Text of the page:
“In Miami, historically, because of racism, red-lining and segregation, all of the brown and black people were forced to live in the center of the city, which also happens to be the high elevated areas,” Gunder explains. “So, they pushed us here because they didn’t want us on the beach.”

But now, the future doesn’t look so good on the beach. Rising seas could put most of south Florida’s coastal areas under water by the end of the century.

New research shows that nationwide, homes at risk of sea level rise are starting to lose value.

Researchers from the University of Colorado at Boulder and Penn State University used Zillow home sales data to determine that nationwide, coastal homes that would be inundated with six feet of sea level rise sold, on average, for 7 percent less than similar homes equidistant to the coast that were not at risk from sea level rise. This effect was even more pronounced for homes that would flood with one foot of sea level rise, which sold for 22 percent less on average than similar properties.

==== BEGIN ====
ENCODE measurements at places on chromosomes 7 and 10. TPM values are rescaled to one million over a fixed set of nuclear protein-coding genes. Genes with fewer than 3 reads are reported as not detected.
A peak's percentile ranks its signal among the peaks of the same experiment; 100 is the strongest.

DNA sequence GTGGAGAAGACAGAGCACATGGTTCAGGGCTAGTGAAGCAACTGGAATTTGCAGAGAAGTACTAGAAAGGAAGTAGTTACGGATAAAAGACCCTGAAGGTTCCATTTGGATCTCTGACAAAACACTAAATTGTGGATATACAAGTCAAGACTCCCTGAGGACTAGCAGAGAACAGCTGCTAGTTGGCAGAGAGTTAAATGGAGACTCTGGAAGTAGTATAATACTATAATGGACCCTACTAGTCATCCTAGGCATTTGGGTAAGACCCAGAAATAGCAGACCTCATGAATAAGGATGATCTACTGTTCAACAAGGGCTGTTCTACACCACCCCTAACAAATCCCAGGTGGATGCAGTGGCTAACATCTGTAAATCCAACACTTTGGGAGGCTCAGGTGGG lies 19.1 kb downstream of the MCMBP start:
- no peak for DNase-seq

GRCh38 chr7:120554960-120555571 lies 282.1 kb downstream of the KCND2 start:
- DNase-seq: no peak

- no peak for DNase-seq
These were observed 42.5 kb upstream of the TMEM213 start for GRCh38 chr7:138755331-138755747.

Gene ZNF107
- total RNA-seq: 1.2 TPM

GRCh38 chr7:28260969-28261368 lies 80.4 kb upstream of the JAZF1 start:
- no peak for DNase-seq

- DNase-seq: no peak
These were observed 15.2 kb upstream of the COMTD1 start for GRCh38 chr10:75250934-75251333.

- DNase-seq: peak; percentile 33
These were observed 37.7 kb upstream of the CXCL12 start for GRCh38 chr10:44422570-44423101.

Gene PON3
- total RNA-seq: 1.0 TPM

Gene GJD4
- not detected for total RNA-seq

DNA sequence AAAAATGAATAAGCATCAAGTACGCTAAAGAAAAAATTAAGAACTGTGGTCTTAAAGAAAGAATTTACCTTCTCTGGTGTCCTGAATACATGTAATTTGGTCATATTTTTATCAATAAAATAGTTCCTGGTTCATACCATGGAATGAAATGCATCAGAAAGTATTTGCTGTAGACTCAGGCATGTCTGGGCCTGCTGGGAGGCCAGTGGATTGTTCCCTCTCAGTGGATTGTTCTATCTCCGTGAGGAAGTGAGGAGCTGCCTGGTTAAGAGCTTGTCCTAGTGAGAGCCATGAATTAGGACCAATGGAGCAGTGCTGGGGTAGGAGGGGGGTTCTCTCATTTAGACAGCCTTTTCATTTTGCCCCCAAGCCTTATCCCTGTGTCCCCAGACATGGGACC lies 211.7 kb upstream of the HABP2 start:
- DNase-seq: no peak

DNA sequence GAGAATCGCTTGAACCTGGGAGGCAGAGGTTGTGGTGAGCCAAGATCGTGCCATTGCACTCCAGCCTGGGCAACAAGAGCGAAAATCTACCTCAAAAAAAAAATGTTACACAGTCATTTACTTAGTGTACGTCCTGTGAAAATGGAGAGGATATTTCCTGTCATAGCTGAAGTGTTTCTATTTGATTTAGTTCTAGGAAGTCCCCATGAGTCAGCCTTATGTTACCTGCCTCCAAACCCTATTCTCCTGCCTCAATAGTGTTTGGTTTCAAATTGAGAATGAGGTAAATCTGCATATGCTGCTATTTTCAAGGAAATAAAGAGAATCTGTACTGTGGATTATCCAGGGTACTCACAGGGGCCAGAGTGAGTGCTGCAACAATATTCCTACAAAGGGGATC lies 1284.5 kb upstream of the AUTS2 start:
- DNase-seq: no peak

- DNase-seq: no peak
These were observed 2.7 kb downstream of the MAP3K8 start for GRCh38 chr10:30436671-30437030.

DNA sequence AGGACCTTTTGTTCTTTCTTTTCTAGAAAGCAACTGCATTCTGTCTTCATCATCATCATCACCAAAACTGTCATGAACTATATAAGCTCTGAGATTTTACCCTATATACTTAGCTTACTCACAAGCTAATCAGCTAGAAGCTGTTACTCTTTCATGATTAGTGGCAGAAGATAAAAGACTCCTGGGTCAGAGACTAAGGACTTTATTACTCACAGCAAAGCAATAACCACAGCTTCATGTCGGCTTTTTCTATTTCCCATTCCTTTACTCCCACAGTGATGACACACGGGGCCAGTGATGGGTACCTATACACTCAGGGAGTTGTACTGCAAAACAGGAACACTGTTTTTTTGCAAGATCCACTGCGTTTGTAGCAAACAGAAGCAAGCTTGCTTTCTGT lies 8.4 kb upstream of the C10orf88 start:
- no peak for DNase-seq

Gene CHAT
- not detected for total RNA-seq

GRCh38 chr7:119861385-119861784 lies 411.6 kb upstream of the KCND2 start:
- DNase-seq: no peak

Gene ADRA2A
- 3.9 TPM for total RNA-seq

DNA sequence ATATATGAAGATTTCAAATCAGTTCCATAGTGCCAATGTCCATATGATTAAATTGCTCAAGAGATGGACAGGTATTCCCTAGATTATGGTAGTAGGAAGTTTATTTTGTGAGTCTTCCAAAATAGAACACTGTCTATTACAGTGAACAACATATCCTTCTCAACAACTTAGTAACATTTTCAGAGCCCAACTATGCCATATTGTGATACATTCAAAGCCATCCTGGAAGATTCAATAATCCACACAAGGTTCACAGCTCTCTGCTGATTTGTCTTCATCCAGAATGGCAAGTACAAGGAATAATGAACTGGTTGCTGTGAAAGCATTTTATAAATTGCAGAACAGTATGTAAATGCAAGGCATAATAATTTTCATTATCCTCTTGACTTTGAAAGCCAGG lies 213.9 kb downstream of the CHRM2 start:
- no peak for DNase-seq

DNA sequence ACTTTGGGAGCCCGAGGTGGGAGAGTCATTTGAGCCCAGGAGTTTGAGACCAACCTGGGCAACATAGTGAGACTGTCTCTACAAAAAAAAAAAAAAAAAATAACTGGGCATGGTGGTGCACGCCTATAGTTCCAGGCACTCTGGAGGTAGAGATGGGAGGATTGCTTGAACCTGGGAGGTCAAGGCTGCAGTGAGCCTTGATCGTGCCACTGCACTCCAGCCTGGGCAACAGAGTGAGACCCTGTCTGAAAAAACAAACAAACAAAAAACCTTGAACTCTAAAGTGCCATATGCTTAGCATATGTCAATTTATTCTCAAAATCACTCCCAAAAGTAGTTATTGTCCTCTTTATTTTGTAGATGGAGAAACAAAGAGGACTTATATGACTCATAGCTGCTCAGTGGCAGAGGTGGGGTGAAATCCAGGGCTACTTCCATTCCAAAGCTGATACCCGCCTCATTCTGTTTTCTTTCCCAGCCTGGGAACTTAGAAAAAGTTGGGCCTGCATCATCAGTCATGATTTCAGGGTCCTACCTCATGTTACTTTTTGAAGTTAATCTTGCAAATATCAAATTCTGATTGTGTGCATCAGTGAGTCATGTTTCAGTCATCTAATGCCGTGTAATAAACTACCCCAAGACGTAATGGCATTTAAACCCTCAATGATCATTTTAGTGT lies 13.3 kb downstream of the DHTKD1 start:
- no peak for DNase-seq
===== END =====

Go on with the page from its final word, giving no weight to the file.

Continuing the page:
Continue reading:  Miami residents fear ‘climate gentrification’ as investors seek higher ground

9 thoughts on “Miami residents fear ‘climate gentrification’ as investors seek higher ground

  1. I imagine that “climate gentrification” will become more common place as our new reality kicks in. As the article notes: “Nationwide, inland cities will need to start planning for sea level rise too.” All those dying inland towns may find new life. Wisconsin anyone?

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